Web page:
Home sales activity was lower in April as the impact of the mortgage stress tests hit the spring housing season.
The Canadian Real Estate Association says that it is seeing some of the effects it warned the government about with cooling in markets that weren’t overheating.
MLS sales of homes nationwide were down 2.9% year-over-year with about 60% of markets reporting lower sales led by the Fraser Valley, Calgary, Ottawa and Montreal.
Actual activity was down by 13.9% from a year earlier and was 6.9% below the 10-year average for April. Again 60% of markets showed decline, led this time by the Lower Mainland of BC and markets in and around the Greater Golden Horseshoe region of Ontario.
“This year’s new stress test has lowered sales activity and destabilized market balance for housing markets in Alberta, Saskatchewan and Newfoundland and Labrador Provinces,” said Gregory Klump, CREA’s Chief Economist. “This is exactly the type of collateral damage that CREA warned the government about. As provinces whose economic prospects have faced difficulties because they are closely tied to those of natural resources, it is puzzling that the government would describe the effect of its new policy as intended consequences.”
Listings down, sales-to-new-listings ratio above average
The number of new listings was down 4.8% in April, 12% below the 10-year average; but there was 5.6 months of supply, the highest since September 2015.
The sales-to-new-listings ratio was 53.7%, slightly up from 52.6% in March and above the 10-year moving monthly average of 53.4%.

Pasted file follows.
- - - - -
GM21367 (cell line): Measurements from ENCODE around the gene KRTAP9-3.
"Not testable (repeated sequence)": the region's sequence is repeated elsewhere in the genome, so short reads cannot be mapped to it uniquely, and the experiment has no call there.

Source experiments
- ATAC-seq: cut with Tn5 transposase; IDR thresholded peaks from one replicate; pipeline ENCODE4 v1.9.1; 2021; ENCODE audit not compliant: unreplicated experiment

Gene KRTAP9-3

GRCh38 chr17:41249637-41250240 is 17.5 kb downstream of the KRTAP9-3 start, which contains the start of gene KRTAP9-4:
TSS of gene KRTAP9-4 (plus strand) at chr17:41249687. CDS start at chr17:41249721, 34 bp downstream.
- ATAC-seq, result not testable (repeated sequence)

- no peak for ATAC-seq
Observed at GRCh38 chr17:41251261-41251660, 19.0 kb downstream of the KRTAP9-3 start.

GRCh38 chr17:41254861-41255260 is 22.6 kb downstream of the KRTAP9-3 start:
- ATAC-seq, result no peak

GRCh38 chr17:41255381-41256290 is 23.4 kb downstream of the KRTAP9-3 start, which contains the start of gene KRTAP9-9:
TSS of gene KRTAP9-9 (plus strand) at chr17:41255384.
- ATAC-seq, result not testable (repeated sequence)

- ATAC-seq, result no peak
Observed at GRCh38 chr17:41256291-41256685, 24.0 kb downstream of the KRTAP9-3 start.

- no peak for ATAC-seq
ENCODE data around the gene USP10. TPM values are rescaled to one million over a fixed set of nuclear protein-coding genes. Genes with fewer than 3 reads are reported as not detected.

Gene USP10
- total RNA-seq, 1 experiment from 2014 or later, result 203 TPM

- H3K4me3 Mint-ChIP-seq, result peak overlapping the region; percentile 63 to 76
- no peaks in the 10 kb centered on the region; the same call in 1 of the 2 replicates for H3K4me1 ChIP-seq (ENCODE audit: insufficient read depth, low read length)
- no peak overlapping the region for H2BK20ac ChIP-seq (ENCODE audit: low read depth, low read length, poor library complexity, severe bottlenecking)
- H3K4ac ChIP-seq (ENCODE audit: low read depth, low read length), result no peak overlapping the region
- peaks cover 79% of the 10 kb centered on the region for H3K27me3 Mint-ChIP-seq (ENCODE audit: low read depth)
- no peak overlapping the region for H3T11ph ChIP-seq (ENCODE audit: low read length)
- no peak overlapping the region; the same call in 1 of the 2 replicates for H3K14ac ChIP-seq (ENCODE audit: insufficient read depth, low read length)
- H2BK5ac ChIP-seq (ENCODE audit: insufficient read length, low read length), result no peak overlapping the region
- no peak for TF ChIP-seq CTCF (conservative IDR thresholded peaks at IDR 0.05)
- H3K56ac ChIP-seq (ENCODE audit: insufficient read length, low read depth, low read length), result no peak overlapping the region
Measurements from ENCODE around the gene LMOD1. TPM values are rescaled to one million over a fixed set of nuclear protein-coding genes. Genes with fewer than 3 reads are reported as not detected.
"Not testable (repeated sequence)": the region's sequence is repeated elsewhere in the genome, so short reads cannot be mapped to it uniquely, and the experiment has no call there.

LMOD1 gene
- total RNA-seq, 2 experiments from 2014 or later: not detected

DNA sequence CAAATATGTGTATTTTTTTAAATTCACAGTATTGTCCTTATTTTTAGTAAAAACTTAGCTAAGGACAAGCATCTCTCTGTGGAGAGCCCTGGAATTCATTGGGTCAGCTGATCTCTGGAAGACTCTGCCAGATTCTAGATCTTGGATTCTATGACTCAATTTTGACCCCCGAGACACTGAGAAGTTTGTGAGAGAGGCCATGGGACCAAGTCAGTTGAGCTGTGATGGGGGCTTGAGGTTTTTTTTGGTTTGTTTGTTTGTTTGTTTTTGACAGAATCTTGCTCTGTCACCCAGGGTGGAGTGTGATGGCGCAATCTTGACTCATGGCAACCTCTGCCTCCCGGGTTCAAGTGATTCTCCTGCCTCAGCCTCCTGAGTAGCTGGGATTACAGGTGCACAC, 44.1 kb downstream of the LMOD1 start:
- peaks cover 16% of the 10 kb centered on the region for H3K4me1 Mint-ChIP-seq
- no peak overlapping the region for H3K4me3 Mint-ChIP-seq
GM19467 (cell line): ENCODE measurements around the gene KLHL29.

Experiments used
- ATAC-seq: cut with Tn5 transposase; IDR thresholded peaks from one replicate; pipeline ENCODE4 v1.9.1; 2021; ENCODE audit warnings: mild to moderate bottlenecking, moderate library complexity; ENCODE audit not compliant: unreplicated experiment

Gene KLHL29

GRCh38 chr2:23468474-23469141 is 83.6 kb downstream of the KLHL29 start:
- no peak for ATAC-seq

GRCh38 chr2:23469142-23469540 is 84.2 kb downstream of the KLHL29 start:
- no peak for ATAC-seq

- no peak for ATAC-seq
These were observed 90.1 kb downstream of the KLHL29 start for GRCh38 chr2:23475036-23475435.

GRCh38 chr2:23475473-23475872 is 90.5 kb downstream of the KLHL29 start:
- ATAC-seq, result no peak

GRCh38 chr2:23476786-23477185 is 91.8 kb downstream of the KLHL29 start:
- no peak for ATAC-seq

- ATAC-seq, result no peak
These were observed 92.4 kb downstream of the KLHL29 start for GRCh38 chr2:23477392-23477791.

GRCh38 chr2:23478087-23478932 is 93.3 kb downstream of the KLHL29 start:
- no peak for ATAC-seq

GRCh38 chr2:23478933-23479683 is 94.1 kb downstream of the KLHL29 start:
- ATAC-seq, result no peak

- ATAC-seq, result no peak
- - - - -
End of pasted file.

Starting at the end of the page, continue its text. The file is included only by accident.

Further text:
Around 60% of local markets were considered balanced in April.
Prices saw smallest rise since 2009
The Aggregate Composite MLS® Home Price Index was up 1.5% y-o-y in April 2018 marking one full year of decelerating y-o-y gains. It was also the smallest y-o-y increase since October 2009.
Deceleration was driven by a stabilization of home prices in Ontario’s Greater Golden Horseshoe region following a rapid rise a year ago.
Composite benchmark home prices in the Lower Mainland of British Columbia continue to trend upward after having dipped briefly in the second half of 2016 (Greater Vancouver (GVA): +14.3% y-o-y; Fraser Valley: +22.7% y-o-y).
Benchmark home prices continued to rise by about 14% on a y-o-y basis in Victoria and by about 20% elsewhere on Vancouver Island.
Within the GGH region, price gains have slowed considerably on a y-o-y basis but remain above year-ago levels in Guelph (+5.9%). By contrast, home prices in the Greater Toronto Area (GTA), Oakville-Milton and Barrie and District were down from where they stood one year earlier (GTA: -5.2% y-o-y; Oakville-Milton: -8.7% y-o-y; Barrie and District: -8.4% y-o-y). This reflects rapid price gains recorded one year ago and masks recent month-over-month price gains in these markets.
Calgary and Edmonton benchmark home prices were again little changed on a y-o-y basis (Calgary: +0.1% y-o-y; Edmonton: -0.9% y-o-y), while prices in Regina and Saskatoon remained down from year-ago levels (-6.5% y-o-y and -3.4% y-o-y, respectively).
Benchmark home prices rose by 8.4% y-o-y in Ottawa (led by a 9.4% increase in two-storey single family home prices), by 6.3% in Greater Montreal (led by a 7.3% increase in two-storey single family home prices) and by 4.2% in Greater Moncton (led by a 5.6% increase in one-storey single family home prices).